I shoot everything in 4K 25 fps PAL industry standard (24fps ntsc in US). I believe it’s what looks most natural and nothing else looks as good in my eyes. Play around with your camera settings to get a feel for what you do and don’t like.
I recommend iMovie for beginners and Final Cut Pro or Adobe Premiere for advanced users. I personally edit all my videos on iPad with LumaFusion because I don’t want to carry a big laptop.
There are plenty of YouTube tutorials out there explaining in great detail how to use and get the most out of the software you choose. So, go for one that you like the look off and get your teeth sunk into it.
It takes me 4-5 hours of editing for a one-day vlog episode (me travelling all day) just to give you an idea of the editing timeframe and process.
But YouTube has no rules on how long your video should be. My days are not interesting enough for more than an 8-12 min video. I get bored watching them myself if they’re any longer! But there’s loads of people out there who love watching 20-30 minute videos these days, so if that’s what you want to do, go for it.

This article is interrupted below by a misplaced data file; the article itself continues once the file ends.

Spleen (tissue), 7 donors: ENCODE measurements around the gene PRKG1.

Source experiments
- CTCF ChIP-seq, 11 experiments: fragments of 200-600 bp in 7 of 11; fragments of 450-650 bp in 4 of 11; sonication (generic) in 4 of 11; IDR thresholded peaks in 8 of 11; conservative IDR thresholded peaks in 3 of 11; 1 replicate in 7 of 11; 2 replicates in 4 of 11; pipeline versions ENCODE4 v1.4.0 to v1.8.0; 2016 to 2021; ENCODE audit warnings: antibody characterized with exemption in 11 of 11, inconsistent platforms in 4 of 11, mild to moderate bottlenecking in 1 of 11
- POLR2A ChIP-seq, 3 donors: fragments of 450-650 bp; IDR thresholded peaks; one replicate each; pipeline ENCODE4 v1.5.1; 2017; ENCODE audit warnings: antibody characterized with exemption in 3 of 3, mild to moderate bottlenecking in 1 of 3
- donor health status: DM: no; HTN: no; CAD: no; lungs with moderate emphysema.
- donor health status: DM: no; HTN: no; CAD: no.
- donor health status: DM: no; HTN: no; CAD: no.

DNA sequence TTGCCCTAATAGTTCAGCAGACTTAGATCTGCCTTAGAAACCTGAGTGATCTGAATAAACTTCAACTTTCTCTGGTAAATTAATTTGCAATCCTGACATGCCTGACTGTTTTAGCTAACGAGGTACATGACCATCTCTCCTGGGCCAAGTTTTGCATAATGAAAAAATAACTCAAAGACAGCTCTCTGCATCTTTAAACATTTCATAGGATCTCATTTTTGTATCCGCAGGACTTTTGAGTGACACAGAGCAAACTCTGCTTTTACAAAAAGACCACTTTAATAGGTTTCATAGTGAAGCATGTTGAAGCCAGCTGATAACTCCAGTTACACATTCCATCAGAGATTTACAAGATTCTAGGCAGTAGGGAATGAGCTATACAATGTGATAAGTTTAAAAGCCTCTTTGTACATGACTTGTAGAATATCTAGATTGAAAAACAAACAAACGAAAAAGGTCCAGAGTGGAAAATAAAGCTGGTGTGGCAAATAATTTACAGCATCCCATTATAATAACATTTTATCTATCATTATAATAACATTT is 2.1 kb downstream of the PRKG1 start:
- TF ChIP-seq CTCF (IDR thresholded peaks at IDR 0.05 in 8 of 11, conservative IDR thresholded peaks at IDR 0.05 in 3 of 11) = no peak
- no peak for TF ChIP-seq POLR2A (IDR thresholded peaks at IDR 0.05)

I’m a musician so of course I’m never going to produce a video without music on my channel. But some people don’t like music, so it’s completely up to you.
Also, I live for B-roll and find it the most fun to record like capturing stunning drone footage or awesome scenery and incidentals.
For storytelling, I try to create as many different scenes as I can to make it as interesting as possible.
You don’t need to do all of this for vlogging, but I have been an artist my whole life, so the art of filming is what I am most interested in. For you it may be different and that’s fine, it’s whatever you’re interested in creating as art is subjective and your personal expression.
Content, Tips and Advice for MotoVloggers
There’s no script if you vlog about your life. You shoot as you go. I never make anything up or trying to create certain situations, so everything is just as it is and a natural story will develop.
Of course, there’s always ways to set a scene or to focus on certain things more than others, but that’s the art of making a good and interesting vlog I guess. And if you do have a specific story you want to vlog about or for example are visiting a certain place with your bike and have a set story you want to tell (a video on a famous biking road for example) then you can easily plan how you want your story to look as a video.